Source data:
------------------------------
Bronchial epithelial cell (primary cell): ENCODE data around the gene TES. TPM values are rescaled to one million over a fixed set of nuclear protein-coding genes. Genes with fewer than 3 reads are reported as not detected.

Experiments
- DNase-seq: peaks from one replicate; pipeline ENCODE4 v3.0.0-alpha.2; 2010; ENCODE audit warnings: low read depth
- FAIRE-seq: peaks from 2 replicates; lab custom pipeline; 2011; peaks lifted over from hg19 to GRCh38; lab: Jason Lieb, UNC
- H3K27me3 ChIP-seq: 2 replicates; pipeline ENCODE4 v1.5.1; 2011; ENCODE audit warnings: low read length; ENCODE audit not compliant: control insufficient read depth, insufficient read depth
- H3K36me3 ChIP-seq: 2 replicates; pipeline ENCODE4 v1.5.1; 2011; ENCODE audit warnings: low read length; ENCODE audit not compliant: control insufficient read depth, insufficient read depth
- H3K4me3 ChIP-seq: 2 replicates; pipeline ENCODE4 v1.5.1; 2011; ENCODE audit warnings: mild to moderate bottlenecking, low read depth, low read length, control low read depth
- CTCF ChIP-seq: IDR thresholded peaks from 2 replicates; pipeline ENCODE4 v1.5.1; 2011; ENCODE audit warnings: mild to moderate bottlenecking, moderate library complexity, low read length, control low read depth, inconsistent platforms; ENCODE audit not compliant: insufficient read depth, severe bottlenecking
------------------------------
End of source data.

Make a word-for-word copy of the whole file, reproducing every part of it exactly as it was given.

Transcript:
Bronchial epithelial cell (primary cell): ENCODE data around the gene TES. TPM values are rescaled to one million over a fixed set of nuclear protein-coding genes. Genes with fewer than 3 reads are reported as not detected.

Experiments
- DNase-seq: peaks from one replicate; pipeline ENCODE4 v3.0.0-alpha.2; 2010; ENCODE audit warnings: low read depth
- FAIRE-seq: peaks from 2 replicates; lab custom pipeline; 2011; peaks lifted over from hg19 to GRCh38; lab: Jason Lieb, UNC
- H3K27me3 ChIP-seq: 2 replicates; pipeline ENCODE4 v1.5.1; 2011; ENCODE audit warnings: low read length; ENCODE audit not compliant: control insufficient read depth, insufficient read depth
- H3K36me3 ChIP-seq: 2 replicates; pipeline ENCODE4 v1.5.1; 2011; ENCODE audit warnings: low read length; ENCODE audit not compliant: control insufficient read depth, insufficient read depth
- H3K4me3 ChIP-seq: 2 replicates; pipeline ENCODE4 v1.5.1; 2011; ENCODE audit warnings: mild to moderate bottlenecking, low read depth, low read length, control low read depth
- CTCF ChIP-seq: IDR thresholded peaks from 2 replicates; pipeline ENCODE4 v1.5.1; 2011; ENCODE audit warnings: mild to moderate bottlenecking, moderate library complexity, low read length, control low read depth, inconsistent platforms; ENCODE audit not compliant: insufficient read depth, severe bottlenecking